Splice format: Ends opposed.
Applications: Composites processes such as filament winding, pultrusion, and weaving.
Yarns: Carbon fibre, glass fibre, aramid, Panox, synthetic C.F.
Yarn counts:Nm 0.11 to 200, 5 to 9000 tex.
Twist: Low twist.
Model 113 for composites
Our most compact composites splicer yet.
The Model 113 is a light, user- friendly tool designed for the composites market.
Matching the performance of our Models 110 and 701, the 113 range makes neat, strong joints in heavy count yarns. These are typically glass fibre and carbon fibre rovings which, before Airbond’s developments, were difficult to splice.
Half the size of our other splicers in base form, the 113 makes splices in tight spaces. When fitted with a full-length handle, it is functionally identical to a Model 110.
Capable of joining brittle yarns such as glass and carbon and joining inherently strong aramids, the Model 113 is internationally recognized as the user-friendly, heavy-count splicer.
Using the Model 113
Like the Airbond Model 110, the 113 splicer is used for making “ends-opposed” splices in heavy count yarns, or other “difficult” yarns such as aramids. A Model 113 H splicer is shown below, as used by a right-handed operator. The splicer is held in the right hand, with the thumb on the trigger button.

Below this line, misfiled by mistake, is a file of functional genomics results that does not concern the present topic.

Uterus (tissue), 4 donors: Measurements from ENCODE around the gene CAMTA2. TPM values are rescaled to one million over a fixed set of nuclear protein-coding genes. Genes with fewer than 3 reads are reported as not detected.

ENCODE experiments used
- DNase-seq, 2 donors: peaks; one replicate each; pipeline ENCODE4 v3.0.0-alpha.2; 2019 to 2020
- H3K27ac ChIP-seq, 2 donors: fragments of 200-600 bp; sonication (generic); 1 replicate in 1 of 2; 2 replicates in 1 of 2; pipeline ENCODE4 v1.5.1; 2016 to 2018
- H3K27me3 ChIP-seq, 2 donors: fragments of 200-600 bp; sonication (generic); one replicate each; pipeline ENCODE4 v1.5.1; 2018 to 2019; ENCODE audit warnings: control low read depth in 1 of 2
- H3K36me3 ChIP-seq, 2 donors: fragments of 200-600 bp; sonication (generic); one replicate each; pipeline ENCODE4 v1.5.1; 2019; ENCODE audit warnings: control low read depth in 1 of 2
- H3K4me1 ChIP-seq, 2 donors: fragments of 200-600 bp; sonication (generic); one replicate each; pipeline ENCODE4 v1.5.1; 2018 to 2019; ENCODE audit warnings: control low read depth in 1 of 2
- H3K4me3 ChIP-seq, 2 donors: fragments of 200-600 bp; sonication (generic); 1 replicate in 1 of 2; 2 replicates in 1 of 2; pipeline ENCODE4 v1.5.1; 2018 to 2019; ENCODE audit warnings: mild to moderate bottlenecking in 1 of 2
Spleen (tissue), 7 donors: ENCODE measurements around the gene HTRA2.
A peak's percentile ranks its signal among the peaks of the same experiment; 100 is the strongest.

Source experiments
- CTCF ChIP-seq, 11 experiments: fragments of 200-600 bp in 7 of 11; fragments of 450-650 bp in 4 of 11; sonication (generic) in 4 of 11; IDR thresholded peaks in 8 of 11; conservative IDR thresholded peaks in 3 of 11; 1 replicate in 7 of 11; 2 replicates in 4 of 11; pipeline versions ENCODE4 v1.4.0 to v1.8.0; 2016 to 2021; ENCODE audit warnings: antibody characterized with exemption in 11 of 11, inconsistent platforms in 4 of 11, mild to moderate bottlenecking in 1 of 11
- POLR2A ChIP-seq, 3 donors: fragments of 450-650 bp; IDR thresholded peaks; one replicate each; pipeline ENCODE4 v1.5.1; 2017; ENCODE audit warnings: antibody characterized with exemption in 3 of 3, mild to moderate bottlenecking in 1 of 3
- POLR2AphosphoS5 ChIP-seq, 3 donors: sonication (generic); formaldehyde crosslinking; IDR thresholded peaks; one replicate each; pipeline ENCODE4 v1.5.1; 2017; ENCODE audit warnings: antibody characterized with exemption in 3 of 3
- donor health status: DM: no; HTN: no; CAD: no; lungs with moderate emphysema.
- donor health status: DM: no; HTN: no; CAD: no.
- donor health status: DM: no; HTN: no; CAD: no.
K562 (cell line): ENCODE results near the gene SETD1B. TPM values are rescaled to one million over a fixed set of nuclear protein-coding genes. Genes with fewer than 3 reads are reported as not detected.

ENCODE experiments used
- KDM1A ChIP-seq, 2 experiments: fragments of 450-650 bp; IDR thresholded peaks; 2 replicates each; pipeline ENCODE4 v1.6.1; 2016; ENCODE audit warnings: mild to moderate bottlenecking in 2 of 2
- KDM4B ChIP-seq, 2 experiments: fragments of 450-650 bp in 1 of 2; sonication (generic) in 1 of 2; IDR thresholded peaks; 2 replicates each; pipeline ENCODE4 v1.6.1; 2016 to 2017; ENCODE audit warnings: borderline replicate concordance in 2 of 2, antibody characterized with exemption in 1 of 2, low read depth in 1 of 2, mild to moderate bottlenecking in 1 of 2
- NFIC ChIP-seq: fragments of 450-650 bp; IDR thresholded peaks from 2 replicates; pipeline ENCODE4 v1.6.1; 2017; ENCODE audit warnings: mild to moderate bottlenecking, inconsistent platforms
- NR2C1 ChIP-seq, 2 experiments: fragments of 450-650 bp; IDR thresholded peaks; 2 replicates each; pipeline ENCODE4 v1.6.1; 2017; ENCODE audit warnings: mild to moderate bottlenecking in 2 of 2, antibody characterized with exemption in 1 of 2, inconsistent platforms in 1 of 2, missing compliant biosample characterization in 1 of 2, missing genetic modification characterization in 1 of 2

Press the trigger lightly, so that the pad closes, but no air blast emerges from the chamber. Check that the position of the yarn in the chamber is correct, and that the yarn can move freely through the chamber.
Move the splicer sideways about 3 cm. Press the trigger fully, so that the air blast emerges from the chamber. Make splice 2
Move the splicer sideways about 3 cm. Make splice 3
And that’s not all.
The operator has a number of operating parameters which can be changed at will, to optimise performance. The following variations are possible:
- Change the splicing chamber.
- Change the air pressure. (A built-in flow controller is an optional extra for the splicer)
- Change the length of overlap.
- Change the number of individual splices (three shown above).
As a general rule, the more prone to damage the fibre, the lower the air pressure should be. Clearly, parameters will depend on the requirements of the user, but we recommend as starting point the following air pressures:
|Carbon||40psi||3 bar approx.|
|Glass / acrylic||80 psi||5 bar approx.|
|Nylon / polyester||90 psi||6 bar approx.|
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